Tax Cuts and Jobs Act – Tax-Exempt Organization Impact

Tax Cuts and Jobs Act:

Provisions Impacting Tax-Exempt Organizations

January 11, 2018

The Tax Cuts and Jobs Act of 2017 became law on December 22, 2017, with most of its provisions effective January 1, 2018. Regulations and further guidance to clarify many of the changes will be forthcoming. Below we summarize a few provisions of importance to our tax-exempt clients.  The emphasis below is on the aspects of the law directly applicable to exempt organizations, but we also briefly summarize key changes to the tax rules for individuals that will alter the tax benefits of charitable giving for many donors. We welcome the chance to discuss these and any other issues you may encounter.

Provisions affecting tax benefits of charitable giving for individuals, effective January 1, 2018

  • Standard deduction – The standard deduction for individuals increases from $6,350 to $12,000 ($12,700 to $24,000 for married couples).
  • Charitable contribution deduction limit – Charitable contribution deductions are now limited to 60% of adjusted gross income (AGI) for cash gifts to public charities. An increase from 50% under prior law.
  • Estate tax exemption – Beginning in 2018, the gift and estate tax exemption per individual doubles from $5 Million to $10 Million; indexed for inflation at approximately $11.2 Million for 2018 ($22.4 Million per married couple)
  • Repeal of the “Pease” Limitation – The Pease limitation phased out the value of certain itemized deductions for individuals with AGI exceeding $261,500 ($313,800 for married couples). The new law suspends this limitation through 2025.
  • No deduction for rights to purchase tickets to athletic events – Before 2018, taxpayers could deduct 80% of contributions to a college or university in exchange for rights to purchase tickets to athletic events. Under the new law, no deduction is allowed.

Certain fringe benefits now subject to Unrelated Business Taxable Income (“UBTI”)

IRC Section 512(a)(7) subjects the value of certain fringe benefits provided by the organization to its employees to the UBTI rules. If your organization provides employees qualified transportation fringe benefits (i.e. qualified parking or transit passes), these benefits under the new law will remain non-taxable to the employee, but the value of these benefits will be treated as UBTI to the employer. Organizations not previously subject to the UBTI rules may now have some amount of UBTI.  A Form 990-T will be required if the total amount of UBTI exceeds $1,000.  Quarterly estimated tax payments may also be required.  If providing these benefits will create a tax liability for your organization, you may wish to consider increasing employees’ pay by an equivalent amount or replacing the transportation perk with other non-taxable benefits that will not generate UBTI.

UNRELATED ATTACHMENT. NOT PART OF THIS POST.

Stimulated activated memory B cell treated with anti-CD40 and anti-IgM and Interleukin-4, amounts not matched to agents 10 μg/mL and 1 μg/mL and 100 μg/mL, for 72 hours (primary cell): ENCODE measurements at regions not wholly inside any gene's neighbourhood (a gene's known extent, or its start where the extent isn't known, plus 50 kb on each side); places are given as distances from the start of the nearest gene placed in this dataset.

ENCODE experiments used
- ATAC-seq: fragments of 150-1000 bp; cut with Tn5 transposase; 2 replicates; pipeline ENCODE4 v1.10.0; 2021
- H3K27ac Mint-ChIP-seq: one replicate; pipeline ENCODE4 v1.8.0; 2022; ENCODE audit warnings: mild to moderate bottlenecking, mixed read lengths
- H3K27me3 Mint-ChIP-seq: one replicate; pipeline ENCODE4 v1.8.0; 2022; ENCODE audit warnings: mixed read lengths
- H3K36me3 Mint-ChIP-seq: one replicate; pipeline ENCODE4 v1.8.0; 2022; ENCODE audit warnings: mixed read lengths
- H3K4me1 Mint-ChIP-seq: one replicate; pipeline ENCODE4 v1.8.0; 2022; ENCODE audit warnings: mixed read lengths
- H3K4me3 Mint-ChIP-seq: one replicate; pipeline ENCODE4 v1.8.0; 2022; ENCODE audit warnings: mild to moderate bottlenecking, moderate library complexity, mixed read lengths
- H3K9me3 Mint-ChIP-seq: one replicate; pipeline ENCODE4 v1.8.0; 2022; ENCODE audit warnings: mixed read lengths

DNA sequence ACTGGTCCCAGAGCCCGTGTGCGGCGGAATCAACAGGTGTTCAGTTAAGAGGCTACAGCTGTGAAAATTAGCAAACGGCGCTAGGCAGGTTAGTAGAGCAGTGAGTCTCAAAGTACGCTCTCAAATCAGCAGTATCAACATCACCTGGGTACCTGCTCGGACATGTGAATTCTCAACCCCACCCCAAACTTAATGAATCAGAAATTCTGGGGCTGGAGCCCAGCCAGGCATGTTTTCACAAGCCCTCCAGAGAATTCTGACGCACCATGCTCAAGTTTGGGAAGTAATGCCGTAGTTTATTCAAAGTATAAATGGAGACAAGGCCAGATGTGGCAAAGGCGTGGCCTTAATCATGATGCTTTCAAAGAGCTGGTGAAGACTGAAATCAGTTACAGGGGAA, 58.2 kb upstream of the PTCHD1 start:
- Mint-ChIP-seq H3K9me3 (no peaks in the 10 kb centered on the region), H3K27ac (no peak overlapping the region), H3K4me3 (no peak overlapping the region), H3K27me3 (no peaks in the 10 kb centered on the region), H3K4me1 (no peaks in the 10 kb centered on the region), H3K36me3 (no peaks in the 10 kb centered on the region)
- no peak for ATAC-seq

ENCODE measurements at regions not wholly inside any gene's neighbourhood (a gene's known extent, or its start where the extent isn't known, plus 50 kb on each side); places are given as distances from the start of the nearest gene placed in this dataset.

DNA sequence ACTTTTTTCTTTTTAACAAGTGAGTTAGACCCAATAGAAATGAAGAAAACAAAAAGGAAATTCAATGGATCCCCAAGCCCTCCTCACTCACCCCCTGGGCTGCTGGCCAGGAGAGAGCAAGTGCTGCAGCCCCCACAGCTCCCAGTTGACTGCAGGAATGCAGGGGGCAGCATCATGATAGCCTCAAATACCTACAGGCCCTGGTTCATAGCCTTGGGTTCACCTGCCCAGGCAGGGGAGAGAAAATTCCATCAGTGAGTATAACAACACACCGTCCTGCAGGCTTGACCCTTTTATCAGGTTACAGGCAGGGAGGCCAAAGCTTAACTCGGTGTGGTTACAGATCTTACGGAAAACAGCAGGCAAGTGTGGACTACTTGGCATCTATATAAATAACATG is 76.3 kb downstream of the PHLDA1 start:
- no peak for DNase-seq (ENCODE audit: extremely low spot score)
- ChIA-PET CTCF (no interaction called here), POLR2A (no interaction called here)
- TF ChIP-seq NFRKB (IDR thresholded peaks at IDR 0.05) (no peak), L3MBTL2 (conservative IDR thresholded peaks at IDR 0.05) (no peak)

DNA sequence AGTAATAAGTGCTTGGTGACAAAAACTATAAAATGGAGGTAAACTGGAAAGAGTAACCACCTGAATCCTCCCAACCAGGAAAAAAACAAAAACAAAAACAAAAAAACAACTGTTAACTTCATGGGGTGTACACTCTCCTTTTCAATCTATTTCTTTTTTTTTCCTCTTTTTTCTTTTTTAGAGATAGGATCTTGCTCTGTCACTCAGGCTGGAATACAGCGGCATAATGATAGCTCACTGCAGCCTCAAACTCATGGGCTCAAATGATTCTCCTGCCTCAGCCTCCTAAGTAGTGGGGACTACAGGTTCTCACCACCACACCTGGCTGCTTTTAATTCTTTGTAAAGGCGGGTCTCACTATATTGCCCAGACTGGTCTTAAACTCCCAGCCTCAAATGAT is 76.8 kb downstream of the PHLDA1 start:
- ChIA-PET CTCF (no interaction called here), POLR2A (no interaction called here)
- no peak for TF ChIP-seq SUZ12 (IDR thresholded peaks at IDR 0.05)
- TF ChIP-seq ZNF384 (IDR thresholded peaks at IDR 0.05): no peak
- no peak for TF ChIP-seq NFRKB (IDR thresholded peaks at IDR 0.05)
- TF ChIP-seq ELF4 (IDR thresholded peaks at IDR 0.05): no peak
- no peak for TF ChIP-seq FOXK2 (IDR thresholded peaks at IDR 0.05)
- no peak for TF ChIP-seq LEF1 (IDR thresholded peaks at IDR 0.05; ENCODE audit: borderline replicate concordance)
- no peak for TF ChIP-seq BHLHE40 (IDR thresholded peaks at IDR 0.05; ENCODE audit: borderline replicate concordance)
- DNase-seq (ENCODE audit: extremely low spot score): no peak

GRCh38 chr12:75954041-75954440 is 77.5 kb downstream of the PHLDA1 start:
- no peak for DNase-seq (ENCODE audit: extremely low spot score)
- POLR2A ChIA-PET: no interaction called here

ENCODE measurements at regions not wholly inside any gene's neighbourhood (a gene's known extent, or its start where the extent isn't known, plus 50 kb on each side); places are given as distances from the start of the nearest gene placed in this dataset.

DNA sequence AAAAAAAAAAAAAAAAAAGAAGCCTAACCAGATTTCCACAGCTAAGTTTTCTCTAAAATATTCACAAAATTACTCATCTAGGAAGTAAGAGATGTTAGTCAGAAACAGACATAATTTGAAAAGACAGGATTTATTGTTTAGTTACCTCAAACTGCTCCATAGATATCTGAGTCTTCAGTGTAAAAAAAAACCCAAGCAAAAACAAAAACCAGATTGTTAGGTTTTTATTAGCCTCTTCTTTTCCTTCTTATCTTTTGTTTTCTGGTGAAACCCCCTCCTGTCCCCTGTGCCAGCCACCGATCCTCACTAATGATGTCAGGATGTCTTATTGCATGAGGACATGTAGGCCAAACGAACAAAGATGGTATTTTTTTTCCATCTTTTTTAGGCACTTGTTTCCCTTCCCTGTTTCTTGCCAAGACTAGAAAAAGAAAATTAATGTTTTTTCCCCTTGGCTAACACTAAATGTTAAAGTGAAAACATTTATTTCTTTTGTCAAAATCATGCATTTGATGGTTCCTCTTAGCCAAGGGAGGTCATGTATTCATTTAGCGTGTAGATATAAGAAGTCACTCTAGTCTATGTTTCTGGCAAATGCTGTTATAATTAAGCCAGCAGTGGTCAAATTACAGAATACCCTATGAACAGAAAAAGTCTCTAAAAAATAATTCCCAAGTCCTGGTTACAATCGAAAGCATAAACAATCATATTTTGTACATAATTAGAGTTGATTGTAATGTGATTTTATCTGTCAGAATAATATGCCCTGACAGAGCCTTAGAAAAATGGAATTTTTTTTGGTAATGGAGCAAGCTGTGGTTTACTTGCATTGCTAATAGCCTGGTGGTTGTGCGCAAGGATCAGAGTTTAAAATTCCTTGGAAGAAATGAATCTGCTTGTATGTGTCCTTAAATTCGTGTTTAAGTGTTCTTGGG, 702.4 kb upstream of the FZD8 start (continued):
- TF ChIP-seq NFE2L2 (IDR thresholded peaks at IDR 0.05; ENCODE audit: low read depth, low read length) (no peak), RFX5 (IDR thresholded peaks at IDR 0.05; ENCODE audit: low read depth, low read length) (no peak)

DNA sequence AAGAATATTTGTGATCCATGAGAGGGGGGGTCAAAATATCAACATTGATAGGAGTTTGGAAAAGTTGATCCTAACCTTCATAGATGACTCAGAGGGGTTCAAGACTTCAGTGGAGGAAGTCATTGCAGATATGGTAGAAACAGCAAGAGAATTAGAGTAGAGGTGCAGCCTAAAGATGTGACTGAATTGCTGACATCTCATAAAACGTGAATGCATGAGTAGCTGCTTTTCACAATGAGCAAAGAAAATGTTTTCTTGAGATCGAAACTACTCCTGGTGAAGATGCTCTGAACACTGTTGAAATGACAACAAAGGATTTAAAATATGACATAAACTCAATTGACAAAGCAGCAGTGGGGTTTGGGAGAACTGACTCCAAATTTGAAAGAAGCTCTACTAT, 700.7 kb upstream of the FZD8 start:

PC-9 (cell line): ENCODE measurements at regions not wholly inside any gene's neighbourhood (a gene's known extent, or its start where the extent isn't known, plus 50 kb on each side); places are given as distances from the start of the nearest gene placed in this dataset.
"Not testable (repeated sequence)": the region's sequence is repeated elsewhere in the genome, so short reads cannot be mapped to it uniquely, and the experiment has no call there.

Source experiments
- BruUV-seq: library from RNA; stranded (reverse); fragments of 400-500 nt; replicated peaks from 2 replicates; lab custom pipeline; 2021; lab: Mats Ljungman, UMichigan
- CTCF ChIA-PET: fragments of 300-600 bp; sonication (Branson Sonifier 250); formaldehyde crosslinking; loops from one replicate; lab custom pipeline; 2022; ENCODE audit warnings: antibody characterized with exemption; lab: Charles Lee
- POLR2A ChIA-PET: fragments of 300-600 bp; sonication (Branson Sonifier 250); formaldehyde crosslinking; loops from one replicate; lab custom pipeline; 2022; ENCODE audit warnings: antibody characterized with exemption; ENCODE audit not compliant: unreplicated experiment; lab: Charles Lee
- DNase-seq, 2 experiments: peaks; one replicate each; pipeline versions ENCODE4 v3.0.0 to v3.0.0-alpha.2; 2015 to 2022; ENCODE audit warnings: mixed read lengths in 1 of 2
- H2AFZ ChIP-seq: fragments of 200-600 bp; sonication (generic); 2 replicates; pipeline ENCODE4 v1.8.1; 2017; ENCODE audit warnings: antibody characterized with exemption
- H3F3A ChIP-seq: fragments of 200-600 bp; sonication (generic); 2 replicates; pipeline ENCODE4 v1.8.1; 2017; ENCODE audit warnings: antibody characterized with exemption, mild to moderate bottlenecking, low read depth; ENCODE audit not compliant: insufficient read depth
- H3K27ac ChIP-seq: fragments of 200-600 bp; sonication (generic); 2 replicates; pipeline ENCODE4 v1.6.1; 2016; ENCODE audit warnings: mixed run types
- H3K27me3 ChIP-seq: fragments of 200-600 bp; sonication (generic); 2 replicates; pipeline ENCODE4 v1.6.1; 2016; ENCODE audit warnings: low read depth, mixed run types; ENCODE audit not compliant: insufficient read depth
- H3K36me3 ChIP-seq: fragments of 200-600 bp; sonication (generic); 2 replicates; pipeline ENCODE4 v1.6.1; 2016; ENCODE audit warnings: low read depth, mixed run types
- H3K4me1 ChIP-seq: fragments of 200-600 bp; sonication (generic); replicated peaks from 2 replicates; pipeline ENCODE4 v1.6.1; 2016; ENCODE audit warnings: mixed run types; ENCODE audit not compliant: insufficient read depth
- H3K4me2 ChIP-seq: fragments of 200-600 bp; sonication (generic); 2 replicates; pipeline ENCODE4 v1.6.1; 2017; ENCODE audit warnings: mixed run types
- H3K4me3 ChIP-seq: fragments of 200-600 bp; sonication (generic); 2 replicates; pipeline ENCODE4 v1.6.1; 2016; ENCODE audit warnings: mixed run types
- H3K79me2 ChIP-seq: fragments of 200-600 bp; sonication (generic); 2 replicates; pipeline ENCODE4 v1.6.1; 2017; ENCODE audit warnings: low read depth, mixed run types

UBTI separately computed for each trade or business activity

Beginning January 1, 2018, tax-exempt organizations, including those formed as nonprofit corporations, having more than one unrelated trade or business activity can no longer use losses from one activity to offset the income of another activity. The application of the new provision is fairly simple where an organization directly carries on business activities, i.e. operation of a gift shop or restaurant, but more complicated when the organization’s UBTI activities are indirect, i.e. passed through from partnership investments reported on an annual K-1. We expect the Treasury/IRS to issue further guidance, but it is likely that tax-exempt corporate investors will default to tracking losses for investment activities similar to the requirements of the passive loss rules applicable to individuals and trusts under IRC Section 469. The new law enacts a lower corporate tax rate (formerly 35% at the top rate, now reduced to a flat 21% rate after December 31, 2017) which will offset some of the impact of the suspended losses, but the overall impact will need to be analyzed on a case by case basis.

Excise tax on excess executive compensation

If your organization pays a covered employee more than $1 million in annual compensation, the organization may be subject to an excise tax at the corporate rate of 21% on the amount of compensation exceeding $1 million. Compensation paid by related entities is aggregated. Covered employees are those among the 5 highest compensated. The new provision excludes certain medical professionals.

Limitation on net operating loss deduction

For losses incurred after December 31, 2017, the net operating loss deduction for the UBTI of corporations on Form 990-T will now be limited to 80% of taxable income.

Excise tax of 1.4% on investment income of private colleges and universities

Applicable educational institutions will now be subject to a 1.4% excise tax on their investment income.  An applicable educational institution is an organization that a) had at least 500 tuition paying students during the previous tax year, b) held assets (at the end of the previous tax year) other than assets used in directly carrying out the institution’s exempt purpose of at least $500,000 per student, and c) has more than 50% of tuition paying students located in the United States.  Please let us know if you or a related organization may be subject to this provision and we can assist in planning. 

Changes to treatment of certain tax exempt bonds

If your organization issues tax-exempt bonds, you should read and inquire further into the repeal of credit bonds and changes to the treatment of interest from advance refunding bonds. Please contact us to see if these provisions might apply to your bond issuances.